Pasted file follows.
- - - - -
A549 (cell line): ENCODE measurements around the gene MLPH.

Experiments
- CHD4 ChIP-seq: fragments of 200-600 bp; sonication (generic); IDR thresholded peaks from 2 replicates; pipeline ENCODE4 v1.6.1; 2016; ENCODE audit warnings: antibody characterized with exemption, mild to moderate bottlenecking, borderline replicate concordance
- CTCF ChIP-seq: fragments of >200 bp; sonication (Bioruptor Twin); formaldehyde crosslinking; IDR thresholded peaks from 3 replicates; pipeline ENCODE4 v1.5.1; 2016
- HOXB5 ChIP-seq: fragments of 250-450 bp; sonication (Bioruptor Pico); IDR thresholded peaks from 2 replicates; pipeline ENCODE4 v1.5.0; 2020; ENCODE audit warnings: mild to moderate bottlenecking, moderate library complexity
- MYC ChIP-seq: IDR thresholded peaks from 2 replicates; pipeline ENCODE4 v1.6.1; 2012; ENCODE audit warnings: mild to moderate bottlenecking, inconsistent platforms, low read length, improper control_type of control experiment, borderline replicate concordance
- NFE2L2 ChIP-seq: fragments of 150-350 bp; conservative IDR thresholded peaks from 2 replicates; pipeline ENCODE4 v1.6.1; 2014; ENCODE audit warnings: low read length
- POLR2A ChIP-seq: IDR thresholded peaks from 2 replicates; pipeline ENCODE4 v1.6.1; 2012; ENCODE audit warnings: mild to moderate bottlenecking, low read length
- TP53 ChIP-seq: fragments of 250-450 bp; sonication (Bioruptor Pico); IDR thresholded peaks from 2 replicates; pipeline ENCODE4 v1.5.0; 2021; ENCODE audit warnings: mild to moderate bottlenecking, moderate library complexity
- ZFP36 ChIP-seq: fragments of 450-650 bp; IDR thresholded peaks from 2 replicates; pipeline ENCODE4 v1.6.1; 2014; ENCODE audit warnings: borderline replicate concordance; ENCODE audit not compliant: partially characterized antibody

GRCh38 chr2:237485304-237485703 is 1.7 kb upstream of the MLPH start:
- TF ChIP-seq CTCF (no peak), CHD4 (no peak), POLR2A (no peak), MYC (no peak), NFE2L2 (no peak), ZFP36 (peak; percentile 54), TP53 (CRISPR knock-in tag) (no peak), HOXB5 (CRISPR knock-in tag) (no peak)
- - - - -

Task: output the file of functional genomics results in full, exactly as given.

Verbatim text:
A549 (cell line): ENCODE measurements around the gene MLPH.

Experiments
- CHD4 ChIP-seq: fragments of 200-600 bp; sonication (generic); IDR thresholded peaks from 2 replicates; pipeline ENCODE4 v1.6.1; 2016; ENCODE audit warnings: antibody characterized with exemption, mild to moderate bottlenecking, borderline replicate concordance
- CTCF ChIP-seq: fragments of >200 bp; sonication (Bioruptor Twin); formaldehyde crosslinking; IDR thresholded peaks from 3 replicates; pipeline ENCODE4 v1.5.1; 2016
- HOXB5 ChIP-seq: fragments of 250-450 bp; sonication (Bioruptor Pico); IDR thresholded peaks from 2 replicates; pipeline ENCODE4 v1.5.0; 2020; ENCODE audit warnings: mild to moderate bottlenecking, moderate library complexity
- MYC ChIP-seq: IDR thresholded peaks from 2 replicates; pipeline ENCODE4 v1.6.1; 2012; ENCODE audit warnings: mild to moderate bottlenecking, inconsistent platforms, low read length, improper control_type of control experiment, borderline replicate concordance
- NFE2L2 ChIP-seq: fragments of 150-350 bp; conservative IDR thresholded peaks from 2 replicates; pipeline ENCODE4 v1.6.1; 2014; ENCODE audit warnings: low read length
- POLR2A ChIP-seq: IDR thresholded peaks from 2 replicates; pipeline ENCODE4 v1.6.1; 2012; ENCODE audit warnings: mild to moderate bottlenecking, low read length
- TP53 ChIP-seq: fragments of 250-450 bp; sonication (Bioruptor Pico); IDR thresholded peaks from 2 replicates; pipeline ENCODE4 v1.5.0; 2021; ENCODE audit warnings: mild to moderate bottlenecking, moderate library complexity
- ZFP36 ChIP-seq: fragments of 450-650 bp; IDR thresholded peaks from 2 replicates; pipeline ENCODE4 v1.6.1; 2014; ENCODE audit warnings: borderline replicate concordance; ENCODE audit not compliant: partially characterized antibody

GRCh38 chr2:237485304-237485703 is 1.7 kb upstream of the MLPH start:
- TF ChIP-seq CTCF (no peak), CHD4 (no peak), POLR2A (no peak), MYC (no peak), NFE2L2 (no peak), ZFP36 (peak; percentile 54), TP53 (CRISPR knock-in tag) (no peak), HOXB5 (CRISPR knock-in tag) (no peak)